Tuberculosis (TB) typically affects the lungs but can affect other body areas. If Mycobacterium tuberculosis — the bacteria that causes TB —infects the heart’s pericardium, it can lead to a condition called tuberculous pericarditis (TBP).
Pericarditis refers to swelling of the pericardium, which is a protective sac-like membrane surrounding the heart. TBP can lead to serious complications, including severe forms of pericarditis and excessive fluid buildup around the heart, which may be life threatening.
Early diagnosis and treatment can help reduce the risk of complications.
This article examines what TBP is and its symptoms, outlook, diagnosis, and treatment.
TB is a transmissible disease that can occur when Mycobacterium tuberculosis bacteria enter the body —
Viral or bacterial infections commonly cause pericarditis. Other noninfectious causes include injury, heart surgery, and cancer. Although it is
In TBP, Mycobacterium tuberculosis bacteria infect the pericardium. The bacteria
- Acute pericarditis: Pericarditis that develops suddenly and does not
- Constrictive pericarditis: A severe condition in which the pericardium tissue becomes hardened and thick, preventing the heart from functioning correctly.
- Massive pericardial effusion: Pericardial effusion refers to an accumulation of fluid in the pericardium. This may cause cardiac tamponade.
- Cardiac tamponade: This is a condition in which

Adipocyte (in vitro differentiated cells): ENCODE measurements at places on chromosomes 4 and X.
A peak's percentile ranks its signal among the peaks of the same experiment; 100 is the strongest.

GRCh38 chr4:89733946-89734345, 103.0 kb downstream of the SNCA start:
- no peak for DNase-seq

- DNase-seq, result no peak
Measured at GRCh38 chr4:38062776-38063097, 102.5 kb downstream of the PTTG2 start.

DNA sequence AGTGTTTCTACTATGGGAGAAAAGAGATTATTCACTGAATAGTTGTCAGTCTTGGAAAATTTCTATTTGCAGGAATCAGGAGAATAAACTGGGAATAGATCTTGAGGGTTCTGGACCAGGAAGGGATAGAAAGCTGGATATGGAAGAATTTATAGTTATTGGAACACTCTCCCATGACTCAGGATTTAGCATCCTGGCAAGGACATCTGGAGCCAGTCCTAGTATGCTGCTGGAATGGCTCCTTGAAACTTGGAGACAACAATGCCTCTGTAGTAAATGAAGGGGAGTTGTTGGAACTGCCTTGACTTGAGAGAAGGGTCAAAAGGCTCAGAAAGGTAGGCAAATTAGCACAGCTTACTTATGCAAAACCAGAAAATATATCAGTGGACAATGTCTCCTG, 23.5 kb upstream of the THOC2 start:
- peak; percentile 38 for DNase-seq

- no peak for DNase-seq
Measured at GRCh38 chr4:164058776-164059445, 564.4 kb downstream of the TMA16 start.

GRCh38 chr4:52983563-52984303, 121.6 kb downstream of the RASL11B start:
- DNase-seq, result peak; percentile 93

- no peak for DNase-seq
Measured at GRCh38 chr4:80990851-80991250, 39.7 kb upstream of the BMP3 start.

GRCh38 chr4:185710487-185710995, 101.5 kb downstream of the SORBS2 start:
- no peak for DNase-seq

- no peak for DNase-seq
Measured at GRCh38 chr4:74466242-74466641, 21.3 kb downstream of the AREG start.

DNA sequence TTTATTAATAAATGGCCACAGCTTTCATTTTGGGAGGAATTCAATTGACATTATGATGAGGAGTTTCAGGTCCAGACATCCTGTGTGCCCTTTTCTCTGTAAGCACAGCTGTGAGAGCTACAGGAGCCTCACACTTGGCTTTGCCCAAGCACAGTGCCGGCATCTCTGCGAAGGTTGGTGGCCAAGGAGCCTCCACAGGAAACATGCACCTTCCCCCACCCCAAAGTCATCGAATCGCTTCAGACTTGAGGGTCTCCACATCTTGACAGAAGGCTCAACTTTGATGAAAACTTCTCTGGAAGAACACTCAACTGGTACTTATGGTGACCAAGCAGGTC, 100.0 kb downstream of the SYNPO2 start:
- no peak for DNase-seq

excessive amountsof fluid gather inside the pericardium and compress the heart. Cardiac tamponade is a medical emergency.
TBP can develop with vague or nonspecific symptoms, often making it challenging to recognize and diagnose.
People with TBP
Some symptoms may include:
What is the mortality rate for TBP?
Still, early diagnosis and treatment
There are no simple, rapid testing methods available to diagnose TBP. This can make diagnosis challenging. The condition goes undiagnosed in around
When doctors suspect TBP, they obtain samples first. This includes extracting fluid from the pericardium or ordering a biopsy of pericardial tissue. A pericardial biopsy involves
Tests typically involve detecting Mycobacterium tuberculosis using the following lab techniques:
- polymerase chain reactions tests — this is usually a first-line test, and results are highly reliable if positive
Doctors may also send samples for histopathological exam, which involves looking for signs of damage or disease in extracted tissues.
The time for results to come back can vary. For example, it can take 6 weeks for a fluid culture to return.
Still, doctors must assess the test results before determining whether a person has TBP.
TBP treatment aims to do
- destroy and control Mycobacterium tuberculosis bacteria
- relieve compression on the heart
- reduce the risk of complications
If excessive fluid has gathered in the pericardium, a person will require
Learn more about how doctors treat TB.
TBP occurs when the bacteria that cause TB — Mycobacterium tuberculosis — infects the pericardium. The condition can cause life threatening complications, such as constrictive pericarditis and cardiac tamponade.
The symptoms of tuberculous pericarditis can be nonspecific. This, in combination with a lack of fast, reliable testing methods, means it can be difficult for doctors to diagnose TBP.
Treatment typically consists of medication that doctors prescribe to treat TB. If fluid accumulates in the pericardium, a person may need excess fluid removing to prevent heart compression.
The outlook for TBP is generally unfavorable, and the condition has a high mortality rate. Still, early diagnosis and treatment can help improve the outlook.